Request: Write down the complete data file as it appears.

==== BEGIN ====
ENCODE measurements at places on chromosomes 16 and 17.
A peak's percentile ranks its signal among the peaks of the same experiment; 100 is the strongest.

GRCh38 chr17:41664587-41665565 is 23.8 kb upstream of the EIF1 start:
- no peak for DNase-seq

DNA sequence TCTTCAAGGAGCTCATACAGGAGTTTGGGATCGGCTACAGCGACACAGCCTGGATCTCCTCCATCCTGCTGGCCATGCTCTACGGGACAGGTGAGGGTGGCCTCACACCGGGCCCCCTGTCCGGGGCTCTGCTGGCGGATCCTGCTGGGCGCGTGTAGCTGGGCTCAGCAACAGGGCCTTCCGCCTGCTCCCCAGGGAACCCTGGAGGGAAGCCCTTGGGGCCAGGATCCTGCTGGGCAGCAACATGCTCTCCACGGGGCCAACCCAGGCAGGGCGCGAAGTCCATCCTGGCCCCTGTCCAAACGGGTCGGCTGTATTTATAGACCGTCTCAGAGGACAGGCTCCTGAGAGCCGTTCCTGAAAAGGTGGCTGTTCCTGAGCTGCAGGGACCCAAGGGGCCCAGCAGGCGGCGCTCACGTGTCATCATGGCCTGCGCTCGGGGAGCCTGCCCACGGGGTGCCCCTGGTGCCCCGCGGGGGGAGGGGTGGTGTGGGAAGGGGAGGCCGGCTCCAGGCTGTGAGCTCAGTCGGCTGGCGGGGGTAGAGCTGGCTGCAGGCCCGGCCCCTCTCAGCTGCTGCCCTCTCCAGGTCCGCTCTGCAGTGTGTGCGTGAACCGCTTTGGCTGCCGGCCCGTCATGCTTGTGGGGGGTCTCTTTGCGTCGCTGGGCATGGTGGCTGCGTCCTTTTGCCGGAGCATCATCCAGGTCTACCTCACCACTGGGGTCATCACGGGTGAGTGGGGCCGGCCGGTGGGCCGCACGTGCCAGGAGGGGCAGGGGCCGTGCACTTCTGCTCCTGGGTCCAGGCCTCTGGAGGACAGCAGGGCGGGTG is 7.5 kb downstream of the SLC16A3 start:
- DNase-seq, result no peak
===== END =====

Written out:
ENCODE measurements at places on chromosomes 16 and 17.
A peak's percentile ranks its signal among the peaks of the same experiment; 100 is the strongest.

GRCh38 chr17:41664587-41665565 is 23.8 kb upstream of the EIF1 start:
- no peak for DNase-seq

DNA sequence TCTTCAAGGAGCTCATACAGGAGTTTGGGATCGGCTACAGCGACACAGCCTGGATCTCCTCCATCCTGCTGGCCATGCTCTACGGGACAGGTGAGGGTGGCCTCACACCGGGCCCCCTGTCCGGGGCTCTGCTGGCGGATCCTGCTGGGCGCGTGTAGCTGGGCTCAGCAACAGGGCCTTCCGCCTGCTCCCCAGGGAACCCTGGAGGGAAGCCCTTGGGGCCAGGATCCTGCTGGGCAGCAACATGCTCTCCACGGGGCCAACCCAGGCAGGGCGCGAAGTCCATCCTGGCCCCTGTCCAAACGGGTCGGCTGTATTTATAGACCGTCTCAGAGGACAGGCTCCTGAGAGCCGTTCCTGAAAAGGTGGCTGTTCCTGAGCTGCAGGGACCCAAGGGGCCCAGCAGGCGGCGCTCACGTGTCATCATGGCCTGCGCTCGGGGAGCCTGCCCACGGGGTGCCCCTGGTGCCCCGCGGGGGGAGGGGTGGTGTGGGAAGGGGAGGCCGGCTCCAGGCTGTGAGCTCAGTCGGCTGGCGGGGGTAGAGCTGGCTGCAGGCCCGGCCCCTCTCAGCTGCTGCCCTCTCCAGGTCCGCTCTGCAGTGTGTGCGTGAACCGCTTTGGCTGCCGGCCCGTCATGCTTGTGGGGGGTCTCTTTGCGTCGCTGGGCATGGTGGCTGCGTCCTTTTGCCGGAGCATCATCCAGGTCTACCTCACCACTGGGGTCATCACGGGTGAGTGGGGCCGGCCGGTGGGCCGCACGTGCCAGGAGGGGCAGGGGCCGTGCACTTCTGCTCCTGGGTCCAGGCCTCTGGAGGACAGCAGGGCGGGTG is 7.5 kb downstream of the SLC16A3 start:
- DNase-seq, result no peak